Nobody ruins a party like a Nazi.
Just ask a Berliner from the 1920s and 1930s.
Between the havoc of the First World War and the ascendency of Nazism in 1933, the golden era of the Weimar Republic, or Second Reich, was a celebration doomed to fail.
The musical Cabaret is set in this time, when the collapsed German empire was still fresh on people’s minds and a coming political revolution was in the air.
The human spirit bloomed, not to mention the human body.
SDLqThere was a real sense of hedonism and perhaps an end-of-the-world mentality,” said Eric Epstein, director of the Guild’s production of Cabaret. “I think it was really about partying hard while you could.”
Berlin earned a reputation as sin city, attracting depraved pleasure-seekers the western world over. The decay of social order might not have lasted, but Cabaret uses this liberating sub-culture of sex and revelry to depict the plight of human needs in hard times.
While researching the social context of Cabaret, which open on April 2 and runs until April 18, Epstein discovered Berlin to be a bohemian romp-fest that took individual freedoms to their taboo-breaking limits.
One book, Voluptuous Panic: The Erotic World of Weimar Berlin, published by theatre professor Mel Gordon last year, provided a historical reference for Epstein’s production.
“(Voluptuous Panic) talks about the number of amateur prostitutes, which was huge,” said Epstein. “It talks about the prostitution that would take place at the end of the month when the rent came due.”
“Then there’s the different neighbourhoods in the city: the lesbian neighbourhood, the gay neighbourhood.”
This was the Berlin that Christopher Isherwood, who wrote The Berlin Stories, came looking for when he visited Berlin in 1929.
His book was transformed into the play I Am A Camera in 1951, and then subsequently turned into a musical by the popular Broadway composer duo, John Kander and Fred Ebb, in 1966.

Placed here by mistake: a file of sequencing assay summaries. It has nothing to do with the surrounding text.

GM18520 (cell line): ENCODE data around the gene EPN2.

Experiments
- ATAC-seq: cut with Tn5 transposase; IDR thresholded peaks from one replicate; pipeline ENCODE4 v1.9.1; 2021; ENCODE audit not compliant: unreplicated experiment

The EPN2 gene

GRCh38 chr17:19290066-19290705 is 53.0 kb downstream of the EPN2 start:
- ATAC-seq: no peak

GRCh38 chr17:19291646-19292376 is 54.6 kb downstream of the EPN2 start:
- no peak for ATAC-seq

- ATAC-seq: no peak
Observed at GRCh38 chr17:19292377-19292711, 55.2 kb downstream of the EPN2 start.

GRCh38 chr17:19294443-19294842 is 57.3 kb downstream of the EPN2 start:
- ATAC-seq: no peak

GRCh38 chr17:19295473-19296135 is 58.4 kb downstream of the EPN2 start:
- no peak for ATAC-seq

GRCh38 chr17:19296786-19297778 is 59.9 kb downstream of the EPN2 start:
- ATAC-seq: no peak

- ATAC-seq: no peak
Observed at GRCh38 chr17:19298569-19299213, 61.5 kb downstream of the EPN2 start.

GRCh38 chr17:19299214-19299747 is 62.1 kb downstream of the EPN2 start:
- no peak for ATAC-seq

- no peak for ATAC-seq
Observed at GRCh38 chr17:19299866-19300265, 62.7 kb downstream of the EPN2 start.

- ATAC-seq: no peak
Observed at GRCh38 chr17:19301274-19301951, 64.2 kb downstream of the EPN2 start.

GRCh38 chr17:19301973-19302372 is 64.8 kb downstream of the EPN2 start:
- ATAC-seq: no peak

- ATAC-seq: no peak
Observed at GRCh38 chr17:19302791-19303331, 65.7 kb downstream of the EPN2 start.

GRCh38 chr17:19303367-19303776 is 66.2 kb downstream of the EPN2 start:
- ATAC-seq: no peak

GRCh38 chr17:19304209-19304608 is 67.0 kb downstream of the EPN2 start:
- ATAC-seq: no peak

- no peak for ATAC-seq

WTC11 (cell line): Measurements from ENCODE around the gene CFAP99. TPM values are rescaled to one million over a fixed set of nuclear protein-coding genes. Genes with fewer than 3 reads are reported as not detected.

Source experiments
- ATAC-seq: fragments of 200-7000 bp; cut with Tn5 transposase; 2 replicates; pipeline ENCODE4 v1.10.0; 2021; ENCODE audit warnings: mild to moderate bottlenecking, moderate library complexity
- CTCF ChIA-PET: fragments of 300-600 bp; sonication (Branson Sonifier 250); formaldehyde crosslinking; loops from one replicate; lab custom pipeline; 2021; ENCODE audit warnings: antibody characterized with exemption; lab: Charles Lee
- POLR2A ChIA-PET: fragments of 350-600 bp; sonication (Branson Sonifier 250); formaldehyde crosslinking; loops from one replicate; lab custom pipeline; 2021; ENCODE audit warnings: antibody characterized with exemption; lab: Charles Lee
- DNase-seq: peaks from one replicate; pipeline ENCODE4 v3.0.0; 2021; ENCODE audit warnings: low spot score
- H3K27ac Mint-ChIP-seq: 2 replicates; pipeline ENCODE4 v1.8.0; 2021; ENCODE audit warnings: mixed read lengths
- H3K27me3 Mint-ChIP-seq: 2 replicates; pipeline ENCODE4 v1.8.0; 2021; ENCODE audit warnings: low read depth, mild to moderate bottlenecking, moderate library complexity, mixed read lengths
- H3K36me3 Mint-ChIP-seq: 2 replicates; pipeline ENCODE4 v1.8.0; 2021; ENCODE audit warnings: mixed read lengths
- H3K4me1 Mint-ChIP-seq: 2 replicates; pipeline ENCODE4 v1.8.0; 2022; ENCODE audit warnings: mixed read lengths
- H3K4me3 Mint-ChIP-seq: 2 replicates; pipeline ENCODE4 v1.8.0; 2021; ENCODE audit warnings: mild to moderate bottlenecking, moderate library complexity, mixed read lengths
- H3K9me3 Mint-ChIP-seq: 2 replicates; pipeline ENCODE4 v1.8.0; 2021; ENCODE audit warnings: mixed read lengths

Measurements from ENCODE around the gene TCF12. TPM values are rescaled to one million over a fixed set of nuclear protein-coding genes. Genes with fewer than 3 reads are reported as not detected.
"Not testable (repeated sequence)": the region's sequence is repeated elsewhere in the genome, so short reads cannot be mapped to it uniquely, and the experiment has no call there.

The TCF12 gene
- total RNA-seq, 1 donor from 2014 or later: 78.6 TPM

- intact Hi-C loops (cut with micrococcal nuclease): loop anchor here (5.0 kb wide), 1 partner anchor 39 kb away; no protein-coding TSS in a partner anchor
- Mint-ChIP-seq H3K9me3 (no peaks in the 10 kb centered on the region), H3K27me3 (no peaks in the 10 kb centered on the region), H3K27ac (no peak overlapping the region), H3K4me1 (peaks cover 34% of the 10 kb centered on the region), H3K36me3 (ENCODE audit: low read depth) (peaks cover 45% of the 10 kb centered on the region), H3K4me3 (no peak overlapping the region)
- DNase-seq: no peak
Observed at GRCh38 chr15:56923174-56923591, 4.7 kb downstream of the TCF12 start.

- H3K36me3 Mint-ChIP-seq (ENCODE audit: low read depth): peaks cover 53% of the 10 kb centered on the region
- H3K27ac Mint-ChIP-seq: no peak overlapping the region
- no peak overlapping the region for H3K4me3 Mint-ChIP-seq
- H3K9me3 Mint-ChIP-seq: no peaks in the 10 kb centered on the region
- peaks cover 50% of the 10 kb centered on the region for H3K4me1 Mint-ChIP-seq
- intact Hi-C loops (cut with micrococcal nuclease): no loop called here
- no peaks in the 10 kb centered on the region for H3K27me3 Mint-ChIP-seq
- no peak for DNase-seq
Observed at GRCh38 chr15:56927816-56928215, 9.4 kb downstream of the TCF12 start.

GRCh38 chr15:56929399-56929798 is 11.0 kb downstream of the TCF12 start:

Cabaret’s male protagonist, Cliff Bradshaw, is based on Isherwood.
“(Bradshaw) is our entry way into that world because he’s the one meeting the characters and he’s going to write about these characters eventually,” said Epstein. “We see (Berlin) through his eyes.”
Bradshaw, played by Tristin Hopper, has a liberal American sensibility, said Epstein. He’s a man who can’t help but see hope in the liberty of the Weimar Republic.
The chasm between other liberal democracies and Germany in the 1930s is made plainly clear by Bradshaw’s perspective. The political order that had established itself to varying degrees of success in other industrial western nations didn’t have any staying power in Germany.
Thinkers and politicians have long disagreed over why it turned out that way, some arguing that a liberal democracy inherently lacks any uniting or communal values, while others contend that the Second Reich failed because of the unfair 1919 Versailles Treaty.
“There’s a great scene where (Bradshaw) is trying to tell one character to step up to his ideals,” said Epstein.
“He’s really met by a tirade of ‘You don’t really know what you’re talking about because you haven’t lived through it.’”
No matter how free liberal democracies are, the golden era was constantly shadowed by a sense of its eventual end.
“That’s a really telling point because we see that (Bradshaw), who has his ideals, is really on the outside of it all and, in time, he can leave, whereas that’s not the situation for the other characters.